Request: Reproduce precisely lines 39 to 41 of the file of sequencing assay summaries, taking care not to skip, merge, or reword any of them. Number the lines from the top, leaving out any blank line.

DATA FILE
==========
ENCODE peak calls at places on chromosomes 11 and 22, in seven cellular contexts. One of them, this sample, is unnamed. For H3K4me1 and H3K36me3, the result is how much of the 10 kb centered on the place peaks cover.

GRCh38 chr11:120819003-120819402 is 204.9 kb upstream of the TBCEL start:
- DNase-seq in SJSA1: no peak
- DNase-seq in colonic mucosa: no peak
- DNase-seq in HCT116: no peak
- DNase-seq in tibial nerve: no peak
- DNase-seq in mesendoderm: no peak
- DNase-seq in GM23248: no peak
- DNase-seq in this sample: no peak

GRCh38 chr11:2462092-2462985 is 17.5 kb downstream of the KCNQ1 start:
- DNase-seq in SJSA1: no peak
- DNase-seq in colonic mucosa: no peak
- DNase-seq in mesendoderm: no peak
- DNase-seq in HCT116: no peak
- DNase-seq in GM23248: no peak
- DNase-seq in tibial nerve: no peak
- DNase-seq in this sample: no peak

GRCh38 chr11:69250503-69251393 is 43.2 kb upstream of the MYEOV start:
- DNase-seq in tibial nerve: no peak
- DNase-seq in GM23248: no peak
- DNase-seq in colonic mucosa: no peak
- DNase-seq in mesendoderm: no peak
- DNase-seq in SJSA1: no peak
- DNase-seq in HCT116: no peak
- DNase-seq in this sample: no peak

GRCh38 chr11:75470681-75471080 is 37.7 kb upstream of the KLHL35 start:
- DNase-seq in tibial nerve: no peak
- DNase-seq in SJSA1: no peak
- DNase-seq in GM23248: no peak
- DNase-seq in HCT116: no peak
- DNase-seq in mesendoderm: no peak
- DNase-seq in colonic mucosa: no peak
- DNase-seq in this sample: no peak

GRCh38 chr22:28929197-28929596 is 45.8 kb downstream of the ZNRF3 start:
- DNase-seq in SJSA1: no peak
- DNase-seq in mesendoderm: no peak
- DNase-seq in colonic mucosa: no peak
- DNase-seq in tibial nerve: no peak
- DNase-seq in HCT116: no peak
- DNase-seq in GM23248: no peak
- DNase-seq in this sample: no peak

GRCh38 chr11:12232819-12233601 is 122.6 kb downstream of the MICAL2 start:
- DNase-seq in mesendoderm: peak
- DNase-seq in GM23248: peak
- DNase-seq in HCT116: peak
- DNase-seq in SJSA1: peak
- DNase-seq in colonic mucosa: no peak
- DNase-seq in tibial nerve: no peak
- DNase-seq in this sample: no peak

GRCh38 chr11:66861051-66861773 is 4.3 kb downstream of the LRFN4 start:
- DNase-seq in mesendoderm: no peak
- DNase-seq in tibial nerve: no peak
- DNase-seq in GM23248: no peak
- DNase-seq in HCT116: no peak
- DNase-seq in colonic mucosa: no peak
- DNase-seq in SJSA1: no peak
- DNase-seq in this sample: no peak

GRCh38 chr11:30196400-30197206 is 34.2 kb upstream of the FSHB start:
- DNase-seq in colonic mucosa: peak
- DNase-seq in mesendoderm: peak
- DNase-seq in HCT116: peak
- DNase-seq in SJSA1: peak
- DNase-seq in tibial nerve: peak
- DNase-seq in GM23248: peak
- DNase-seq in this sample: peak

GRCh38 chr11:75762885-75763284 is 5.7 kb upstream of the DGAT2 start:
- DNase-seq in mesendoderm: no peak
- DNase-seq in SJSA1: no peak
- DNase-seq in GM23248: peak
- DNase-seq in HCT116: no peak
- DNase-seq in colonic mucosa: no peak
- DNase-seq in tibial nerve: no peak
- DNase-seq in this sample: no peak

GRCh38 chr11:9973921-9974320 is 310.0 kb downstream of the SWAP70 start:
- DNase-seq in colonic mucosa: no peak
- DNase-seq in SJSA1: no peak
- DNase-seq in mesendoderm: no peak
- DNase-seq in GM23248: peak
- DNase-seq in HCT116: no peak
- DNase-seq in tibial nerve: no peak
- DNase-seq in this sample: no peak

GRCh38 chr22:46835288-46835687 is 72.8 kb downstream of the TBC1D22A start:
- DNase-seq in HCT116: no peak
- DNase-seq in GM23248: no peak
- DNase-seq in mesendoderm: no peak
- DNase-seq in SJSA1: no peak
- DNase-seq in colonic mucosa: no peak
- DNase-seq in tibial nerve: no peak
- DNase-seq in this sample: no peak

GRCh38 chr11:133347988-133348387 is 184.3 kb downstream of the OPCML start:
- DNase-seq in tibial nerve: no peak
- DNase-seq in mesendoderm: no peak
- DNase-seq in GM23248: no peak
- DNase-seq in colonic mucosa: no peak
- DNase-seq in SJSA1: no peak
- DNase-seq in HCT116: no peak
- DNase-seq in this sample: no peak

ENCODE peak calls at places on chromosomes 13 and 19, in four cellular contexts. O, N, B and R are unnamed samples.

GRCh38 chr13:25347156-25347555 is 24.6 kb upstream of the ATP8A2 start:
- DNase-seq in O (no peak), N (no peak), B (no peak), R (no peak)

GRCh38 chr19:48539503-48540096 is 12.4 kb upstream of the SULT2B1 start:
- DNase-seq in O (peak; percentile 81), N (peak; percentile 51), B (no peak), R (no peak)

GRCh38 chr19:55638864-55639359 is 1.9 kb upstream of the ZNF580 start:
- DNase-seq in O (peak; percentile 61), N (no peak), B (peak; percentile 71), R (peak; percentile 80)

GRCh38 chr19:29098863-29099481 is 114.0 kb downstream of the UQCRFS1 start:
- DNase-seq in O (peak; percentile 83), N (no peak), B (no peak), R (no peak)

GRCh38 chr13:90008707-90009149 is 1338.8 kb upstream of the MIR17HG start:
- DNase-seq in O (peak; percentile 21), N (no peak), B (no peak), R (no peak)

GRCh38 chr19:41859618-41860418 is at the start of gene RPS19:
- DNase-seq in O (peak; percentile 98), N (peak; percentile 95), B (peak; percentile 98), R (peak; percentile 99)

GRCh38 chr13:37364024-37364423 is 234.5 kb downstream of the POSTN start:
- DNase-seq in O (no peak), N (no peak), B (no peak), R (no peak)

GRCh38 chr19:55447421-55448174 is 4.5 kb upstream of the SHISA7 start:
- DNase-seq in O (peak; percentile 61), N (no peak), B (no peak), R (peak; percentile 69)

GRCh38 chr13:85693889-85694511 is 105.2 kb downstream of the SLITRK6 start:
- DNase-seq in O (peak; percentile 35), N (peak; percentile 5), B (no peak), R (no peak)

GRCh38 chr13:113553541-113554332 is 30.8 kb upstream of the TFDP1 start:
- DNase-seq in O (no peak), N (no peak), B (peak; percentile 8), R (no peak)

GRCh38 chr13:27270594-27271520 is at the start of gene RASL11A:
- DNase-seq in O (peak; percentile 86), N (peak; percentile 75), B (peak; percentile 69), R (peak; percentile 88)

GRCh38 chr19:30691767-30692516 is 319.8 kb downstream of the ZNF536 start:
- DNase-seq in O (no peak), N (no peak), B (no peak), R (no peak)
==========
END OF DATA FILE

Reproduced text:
- DNase-seq in HCT116: no peak
- DNase-seq in GM23248: no peak
- DNase-seq in this sample: no peak